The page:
Various molecules can activate Nrf2 (Jana and Mandlekar, 2009; Nakamura and Miyoshi, 2010; Dao et al., 2015), with dimethyl fumarate (DMF) being one of the most well-known (Talalay et al., 1988; Nelson et al., 1999; Lehmann et al., 2007; Ooi et al., 2011; Yore et al., 2011). Kelch-like ECH-associated protein 1 (Keap1) negatively regulates Nrf2-dependent transcription of cytoprotective enzymes by inhibiting nuclear translocation of Nrf2. DMF protects Nrf2 from ubiquitination and degradation triggered by Keap1 via alkylation of Keap1, which subsequently activates the Nrf2-mediated gene expression. We previously reported that DMF also reduced RANKL-mediated intracellular ROS generation, which resulted in the inhibition of osteoclastogenesis (Yamaguchi et al., 2018). Our present study demonstrated that some HPPs exhibited cytotoxicity except for HPP-E. Anti-osteoclastogenic activity of HPP-A, -B, and -C might partly by this cytotoxicity. HPPs have the same core structure but each HPPs exhibited different property from the point of anti-osteoclastogenic activity and cytotoxicity. We are now investigating how the difference of the side chain structures affect anti-osteoclastogenic activity and cytotoxicity. We previously reported that the cytotoxicity of DMF for RAW 264.7 cells were seen at 100 μM, though HPPs-A, -B, and -C exhibited cytotoxicity even at 400 nM. Further investigations are required to directly compare Bach1 inhibitors and DMF in their effect on osteoclastogenesis.
As to the possible affected stage by HPPs during osteoclastogenesis, we presumed the early stage would be affected due to the reduction of the size and nuclear in the multi-nucleated cells under HPPs treatment, and the reduction of DC-STAMP, which is known as cell-cell fusion molecule during osteoclastogenesis (Kukita et al., 2004), were significantly reduced by HPPs, especially by HPP-E.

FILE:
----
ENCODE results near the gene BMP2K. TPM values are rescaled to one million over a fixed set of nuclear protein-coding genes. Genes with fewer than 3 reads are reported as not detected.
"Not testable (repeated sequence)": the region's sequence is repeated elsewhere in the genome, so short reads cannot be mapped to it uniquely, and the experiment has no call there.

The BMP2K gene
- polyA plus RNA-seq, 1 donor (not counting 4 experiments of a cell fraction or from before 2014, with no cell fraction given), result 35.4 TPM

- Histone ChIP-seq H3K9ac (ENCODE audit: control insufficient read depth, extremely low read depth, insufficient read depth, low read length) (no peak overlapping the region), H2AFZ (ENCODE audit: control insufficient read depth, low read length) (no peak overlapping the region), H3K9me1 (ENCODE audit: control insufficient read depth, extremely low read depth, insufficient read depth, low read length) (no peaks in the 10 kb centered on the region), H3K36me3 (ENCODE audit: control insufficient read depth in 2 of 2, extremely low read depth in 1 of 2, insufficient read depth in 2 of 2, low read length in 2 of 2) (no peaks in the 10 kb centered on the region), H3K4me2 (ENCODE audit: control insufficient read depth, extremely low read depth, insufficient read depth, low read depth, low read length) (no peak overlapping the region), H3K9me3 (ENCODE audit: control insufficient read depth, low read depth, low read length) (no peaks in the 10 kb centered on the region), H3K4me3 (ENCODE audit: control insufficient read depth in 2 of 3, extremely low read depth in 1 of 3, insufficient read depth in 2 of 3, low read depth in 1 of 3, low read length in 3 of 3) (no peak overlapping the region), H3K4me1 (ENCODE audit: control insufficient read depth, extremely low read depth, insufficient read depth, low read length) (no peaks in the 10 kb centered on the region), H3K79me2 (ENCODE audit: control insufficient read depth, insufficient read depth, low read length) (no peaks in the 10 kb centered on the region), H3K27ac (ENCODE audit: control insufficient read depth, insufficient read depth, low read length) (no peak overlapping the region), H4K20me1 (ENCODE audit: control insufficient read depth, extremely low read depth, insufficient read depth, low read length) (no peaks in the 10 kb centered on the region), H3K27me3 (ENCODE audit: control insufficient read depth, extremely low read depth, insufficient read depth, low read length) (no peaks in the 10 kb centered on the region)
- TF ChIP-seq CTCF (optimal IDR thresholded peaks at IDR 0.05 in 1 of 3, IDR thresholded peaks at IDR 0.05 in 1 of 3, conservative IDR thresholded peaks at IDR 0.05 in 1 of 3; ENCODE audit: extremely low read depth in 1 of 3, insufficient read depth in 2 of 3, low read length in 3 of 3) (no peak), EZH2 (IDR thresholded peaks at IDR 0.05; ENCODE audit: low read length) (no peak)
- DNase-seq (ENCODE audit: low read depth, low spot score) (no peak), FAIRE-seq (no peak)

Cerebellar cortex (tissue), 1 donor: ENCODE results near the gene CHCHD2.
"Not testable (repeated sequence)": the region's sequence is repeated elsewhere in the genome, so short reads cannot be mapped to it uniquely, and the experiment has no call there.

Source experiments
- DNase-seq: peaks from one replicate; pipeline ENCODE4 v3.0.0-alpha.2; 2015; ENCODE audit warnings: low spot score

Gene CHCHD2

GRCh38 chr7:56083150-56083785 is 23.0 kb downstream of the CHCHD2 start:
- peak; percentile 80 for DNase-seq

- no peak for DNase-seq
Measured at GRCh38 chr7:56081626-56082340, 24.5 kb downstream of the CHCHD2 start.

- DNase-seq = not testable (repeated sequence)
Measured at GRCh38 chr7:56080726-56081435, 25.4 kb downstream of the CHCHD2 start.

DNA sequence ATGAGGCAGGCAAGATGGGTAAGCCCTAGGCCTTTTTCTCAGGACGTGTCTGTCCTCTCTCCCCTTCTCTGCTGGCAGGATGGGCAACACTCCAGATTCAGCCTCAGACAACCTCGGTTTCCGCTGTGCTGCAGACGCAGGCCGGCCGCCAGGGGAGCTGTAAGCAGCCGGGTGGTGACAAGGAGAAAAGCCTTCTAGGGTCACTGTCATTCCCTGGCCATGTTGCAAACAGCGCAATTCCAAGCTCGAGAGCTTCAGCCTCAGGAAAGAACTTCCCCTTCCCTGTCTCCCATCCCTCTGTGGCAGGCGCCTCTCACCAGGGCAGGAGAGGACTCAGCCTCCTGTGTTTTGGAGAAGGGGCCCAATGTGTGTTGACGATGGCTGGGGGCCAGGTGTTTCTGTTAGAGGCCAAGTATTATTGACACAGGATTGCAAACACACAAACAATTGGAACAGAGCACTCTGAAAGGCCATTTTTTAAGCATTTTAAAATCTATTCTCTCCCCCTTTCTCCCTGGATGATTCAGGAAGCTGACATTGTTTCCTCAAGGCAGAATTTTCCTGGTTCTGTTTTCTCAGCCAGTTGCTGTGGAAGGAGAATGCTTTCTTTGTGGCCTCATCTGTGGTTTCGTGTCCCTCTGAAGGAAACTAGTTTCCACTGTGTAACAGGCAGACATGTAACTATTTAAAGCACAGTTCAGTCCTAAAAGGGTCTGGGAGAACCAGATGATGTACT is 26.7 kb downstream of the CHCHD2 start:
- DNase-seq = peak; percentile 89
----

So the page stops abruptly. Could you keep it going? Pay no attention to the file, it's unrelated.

Figure 8 summarizes our interpretative competitive regulatory mechanism by Bach1 and Nrf2 during osteoclastogenesis. RANKL stimulation gives rise to induce nuclear translocation of Bach1, which antagonizes to Nrf2 and excludes nuclear Nrf2, promoting osteoclastogenesis by downregulating the anti-oxidation. Bach1 inhibitor promotes nuclear export of Bach1, and induces Nrf2 nuclear accumulation, which augments anti-oxidation that results in the inhibition of osteoclastogenesis.
Figure 8. Interpretative competitive regulatory mechanism by Bach1 and Nrf2 during osteoclastogenesis. RANKL stimulation gives rise to induce nuclear translocation of Bach1, which antagonizes to Nrf2 and exclude nuclear Nrf2, promoting osteoclastogenesis by downregulating the anti-oxidation. Bach1 inhibitor promotes nuclear export of Bach1, and induces Nrf2 nuclear accumulation, which augments anti-oxidation that results in the inhibition of osteoclastogenesis.